Book Information
Opportunities and conditions, March 2004
Full Report ( 89 Pages, 3912.0 KB )


Uganda´s political and economic development in the past 17 years has been extraordinary. The country has recovered from the ruinous regimes of Idi Amin and Milton Obote to become one of the most dynamic economies in sub-Saharan Africa. It is rich in natural resources and offers a wide range of investment opportunities in mining (cobalt and limestone), agriculture (coffee, tea and fruit) and fishing. Linked to almost all of the primary-sector industries are opportunities in up-stream or down-stream manufacturing activities. In addition, the extensive privatization programme has opened up areas formerly closed to the private sector. Uganda was one of the first African countries to liberalize its telecom industry and there are now several private companies in operation.

Perhaps the biggest long-term opportunities are to be found in the tourism sector. Uganda, labelled the ´Pearl of Africa´ by former British Prime Minister Winston Churchill, offers a number of unique attractions, including Lake Victoria (the source of the Nile), the Murchison Falls and the Mountains of the Moon, along with a number of national parks and wildlife reserves hosting, among other fauna, half the world´s mountain gorilla population.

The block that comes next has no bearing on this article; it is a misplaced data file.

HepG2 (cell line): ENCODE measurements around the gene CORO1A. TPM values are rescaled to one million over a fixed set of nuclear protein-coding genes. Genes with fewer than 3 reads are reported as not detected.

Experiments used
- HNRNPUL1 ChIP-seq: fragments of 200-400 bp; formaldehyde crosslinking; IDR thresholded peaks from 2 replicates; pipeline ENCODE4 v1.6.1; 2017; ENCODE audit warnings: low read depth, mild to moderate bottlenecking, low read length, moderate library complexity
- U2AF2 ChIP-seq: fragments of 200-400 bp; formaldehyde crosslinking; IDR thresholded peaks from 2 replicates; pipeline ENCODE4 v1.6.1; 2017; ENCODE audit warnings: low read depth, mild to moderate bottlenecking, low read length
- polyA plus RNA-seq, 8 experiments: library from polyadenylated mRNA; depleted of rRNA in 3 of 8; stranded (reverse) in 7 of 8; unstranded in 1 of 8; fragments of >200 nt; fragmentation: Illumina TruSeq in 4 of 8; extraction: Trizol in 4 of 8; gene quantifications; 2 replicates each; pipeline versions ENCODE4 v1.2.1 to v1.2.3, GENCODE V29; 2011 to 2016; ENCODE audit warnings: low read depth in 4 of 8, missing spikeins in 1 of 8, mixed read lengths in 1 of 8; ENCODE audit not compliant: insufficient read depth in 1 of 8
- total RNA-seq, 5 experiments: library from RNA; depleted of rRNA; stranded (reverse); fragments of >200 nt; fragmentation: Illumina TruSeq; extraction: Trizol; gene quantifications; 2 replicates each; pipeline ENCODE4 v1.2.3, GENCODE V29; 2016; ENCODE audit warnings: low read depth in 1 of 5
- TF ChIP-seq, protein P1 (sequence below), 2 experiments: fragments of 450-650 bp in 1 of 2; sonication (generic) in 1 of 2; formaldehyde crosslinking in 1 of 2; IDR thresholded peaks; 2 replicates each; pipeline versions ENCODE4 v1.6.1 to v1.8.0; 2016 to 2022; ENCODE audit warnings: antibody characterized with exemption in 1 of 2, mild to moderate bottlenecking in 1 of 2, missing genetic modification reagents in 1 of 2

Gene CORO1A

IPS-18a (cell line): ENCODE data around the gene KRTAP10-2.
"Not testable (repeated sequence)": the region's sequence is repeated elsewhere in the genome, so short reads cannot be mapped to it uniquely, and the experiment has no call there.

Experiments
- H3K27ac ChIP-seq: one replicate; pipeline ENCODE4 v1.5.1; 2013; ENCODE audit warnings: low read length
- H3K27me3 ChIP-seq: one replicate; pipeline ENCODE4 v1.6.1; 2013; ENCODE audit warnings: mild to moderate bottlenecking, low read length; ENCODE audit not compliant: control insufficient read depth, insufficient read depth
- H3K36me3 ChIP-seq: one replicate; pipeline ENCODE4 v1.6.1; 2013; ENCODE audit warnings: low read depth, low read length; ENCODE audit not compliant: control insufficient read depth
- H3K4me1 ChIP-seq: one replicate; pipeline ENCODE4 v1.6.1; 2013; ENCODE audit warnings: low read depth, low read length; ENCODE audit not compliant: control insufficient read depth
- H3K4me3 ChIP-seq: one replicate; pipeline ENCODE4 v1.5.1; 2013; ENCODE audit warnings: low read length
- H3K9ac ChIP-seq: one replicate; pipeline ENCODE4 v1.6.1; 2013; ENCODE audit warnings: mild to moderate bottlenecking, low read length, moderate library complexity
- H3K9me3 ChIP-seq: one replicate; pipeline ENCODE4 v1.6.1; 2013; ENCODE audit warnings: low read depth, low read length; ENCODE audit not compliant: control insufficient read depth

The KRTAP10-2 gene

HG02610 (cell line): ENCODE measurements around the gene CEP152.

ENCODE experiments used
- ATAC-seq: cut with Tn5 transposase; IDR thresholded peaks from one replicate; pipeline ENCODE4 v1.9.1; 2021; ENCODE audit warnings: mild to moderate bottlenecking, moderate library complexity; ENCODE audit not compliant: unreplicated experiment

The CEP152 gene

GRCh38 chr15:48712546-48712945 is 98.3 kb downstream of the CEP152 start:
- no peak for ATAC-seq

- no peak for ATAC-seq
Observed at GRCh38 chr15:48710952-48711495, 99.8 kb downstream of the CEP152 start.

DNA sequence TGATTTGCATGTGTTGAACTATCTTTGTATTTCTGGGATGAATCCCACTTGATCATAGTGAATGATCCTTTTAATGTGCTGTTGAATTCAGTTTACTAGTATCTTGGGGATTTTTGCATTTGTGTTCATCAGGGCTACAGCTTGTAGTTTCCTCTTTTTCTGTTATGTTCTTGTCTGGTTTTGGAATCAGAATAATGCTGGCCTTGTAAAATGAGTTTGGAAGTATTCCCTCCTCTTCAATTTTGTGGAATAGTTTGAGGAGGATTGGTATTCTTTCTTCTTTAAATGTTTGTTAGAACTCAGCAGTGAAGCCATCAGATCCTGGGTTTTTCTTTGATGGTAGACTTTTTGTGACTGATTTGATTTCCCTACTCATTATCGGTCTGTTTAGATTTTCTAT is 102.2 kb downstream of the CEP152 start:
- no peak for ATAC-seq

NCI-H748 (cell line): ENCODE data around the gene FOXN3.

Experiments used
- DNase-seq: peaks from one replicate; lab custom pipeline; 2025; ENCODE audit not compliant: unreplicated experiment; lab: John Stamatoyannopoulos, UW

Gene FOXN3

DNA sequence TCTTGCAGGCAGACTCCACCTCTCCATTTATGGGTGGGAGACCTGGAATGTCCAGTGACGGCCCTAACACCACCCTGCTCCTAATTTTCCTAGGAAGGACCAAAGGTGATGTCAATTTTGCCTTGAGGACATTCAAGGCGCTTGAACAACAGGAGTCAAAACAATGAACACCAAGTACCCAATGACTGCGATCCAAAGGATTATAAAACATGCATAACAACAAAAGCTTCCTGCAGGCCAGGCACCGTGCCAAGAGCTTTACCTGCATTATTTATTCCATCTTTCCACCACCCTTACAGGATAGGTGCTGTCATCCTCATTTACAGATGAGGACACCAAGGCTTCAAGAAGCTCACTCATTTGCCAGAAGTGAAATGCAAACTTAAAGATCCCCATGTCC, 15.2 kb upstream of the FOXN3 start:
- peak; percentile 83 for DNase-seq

On the downside, the condition of much of Uganda´s infrastructure is poor. Decades of negligence and even deliberate destruction have left much of it in disarray. The intermittent and expensive power supply continues to be a problem. Although the workforce is generally well-educated, there is a considerable shortage of mid-level managers and technicians.

Despite this, with its dynamism and its track record of stability, Uganda is now a land of opportunities and challenges that investors ignore to their own loss. Its membership of the recently founded East African Community (EAC), with its 93 million consumers, is yet another reason to expect bright prospects for Uganda. Investors can expect further integration of the EAC, which established a Customs Union in January 2005 and is expected to form a political federation by 2013.

DISCLAIMER: While every reasonable effort has been made to ensure that the information provided in this publication is accurate, no business or other decision should be made by the reader on the basis of this information alone, without a further independent check.  Neither UNCTAD nor ICC accepts any responsibility for any such decision or its consequences.


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